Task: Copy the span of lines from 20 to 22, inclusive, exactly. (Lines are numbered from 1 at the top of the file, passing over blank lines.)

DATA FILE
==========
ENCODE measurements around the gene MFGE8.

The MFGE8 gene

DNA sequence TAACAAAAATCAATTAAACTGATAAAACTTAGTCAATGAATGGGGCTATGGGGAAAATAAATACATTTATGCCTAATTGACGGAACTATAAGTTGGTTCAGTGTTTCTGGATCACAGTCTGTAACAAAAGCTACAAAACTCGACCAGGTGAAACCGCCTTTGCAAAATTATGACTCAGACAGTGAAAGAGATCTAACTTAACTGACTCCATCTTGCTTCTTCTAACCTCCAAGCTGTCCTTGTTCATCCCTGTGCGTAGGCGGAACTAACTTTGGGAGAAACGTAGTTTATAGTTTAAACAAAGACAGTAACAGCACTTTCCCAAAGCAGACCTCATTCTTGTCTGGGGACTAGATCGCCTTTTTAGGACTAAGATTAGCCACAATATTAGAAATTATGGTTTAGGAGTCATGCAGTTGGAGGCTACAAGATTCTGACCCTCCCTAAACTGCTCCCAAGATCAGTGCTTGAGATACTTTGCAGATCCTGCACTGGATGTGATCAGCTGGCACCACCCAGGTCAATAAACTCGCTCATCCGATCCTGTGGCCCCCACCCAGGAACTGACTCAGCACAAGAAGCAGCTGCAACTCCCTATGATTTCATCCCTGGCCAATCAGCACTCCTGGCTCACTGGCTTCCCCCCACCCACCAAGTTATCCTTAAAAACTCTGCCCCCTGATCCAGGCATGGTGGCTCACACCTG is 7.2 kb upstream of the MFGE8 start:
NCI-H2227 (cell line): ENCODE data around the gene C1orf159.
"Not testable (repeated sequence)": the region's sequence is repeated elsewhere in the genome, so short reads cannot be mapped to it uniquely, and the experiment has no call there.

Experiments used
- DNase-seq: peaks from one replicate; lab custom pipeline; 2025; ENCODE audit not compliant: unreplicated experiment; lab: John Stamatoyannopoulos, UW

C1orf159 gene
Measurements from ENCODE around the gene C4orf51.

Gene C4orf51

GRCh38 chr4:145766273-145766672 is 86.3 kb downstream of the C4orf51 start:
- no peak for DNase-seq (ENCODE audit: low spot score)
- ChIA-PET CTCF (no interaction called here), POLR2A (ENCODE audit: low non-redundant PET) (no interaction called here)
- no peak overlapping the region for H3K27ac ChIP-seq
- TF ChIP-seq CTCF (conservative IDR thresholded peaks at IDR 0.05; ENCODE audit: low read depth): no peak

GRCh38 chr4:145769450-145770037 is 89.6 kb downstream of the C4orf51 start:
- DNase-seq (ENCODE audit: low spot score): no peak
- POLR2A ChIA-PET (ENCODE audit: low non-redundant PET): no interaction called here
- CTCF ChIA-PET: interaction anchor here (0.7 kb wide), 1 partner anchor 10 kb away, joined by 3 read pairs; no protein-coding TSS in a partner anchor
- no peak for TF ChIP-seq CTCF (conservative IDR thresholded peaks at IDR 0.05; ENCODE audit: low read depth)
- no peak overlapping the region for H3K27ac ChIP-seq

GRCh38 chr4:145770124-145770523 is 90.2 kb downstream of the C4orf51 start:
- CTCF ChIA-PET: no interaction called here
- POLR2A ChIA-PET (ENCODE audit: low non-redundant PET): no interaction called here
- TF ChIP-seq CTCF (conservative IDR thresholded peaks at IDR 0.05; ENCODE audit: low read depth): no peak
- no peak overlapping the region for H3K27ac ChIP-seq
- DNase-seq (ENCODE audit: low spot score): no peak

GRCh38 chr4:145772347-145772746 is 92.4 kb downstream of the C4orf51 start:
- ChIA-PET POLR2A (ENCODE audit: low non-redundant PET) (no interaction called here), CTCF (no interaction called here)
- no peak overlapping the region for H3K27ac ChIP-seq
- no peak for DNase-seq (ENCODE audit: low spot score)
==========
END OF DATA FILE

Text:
- no peak for TF ChIP-seq CTCF (conservative IDR thresholded peaks at IDR 0.05; ENCODE audit: low read depth)
- no peak overlapping the region for H3K27ac ChIP-seq

GRCh38 chr4:145770124-145770523 is 90.2 kb downstream of the C4orf51 start: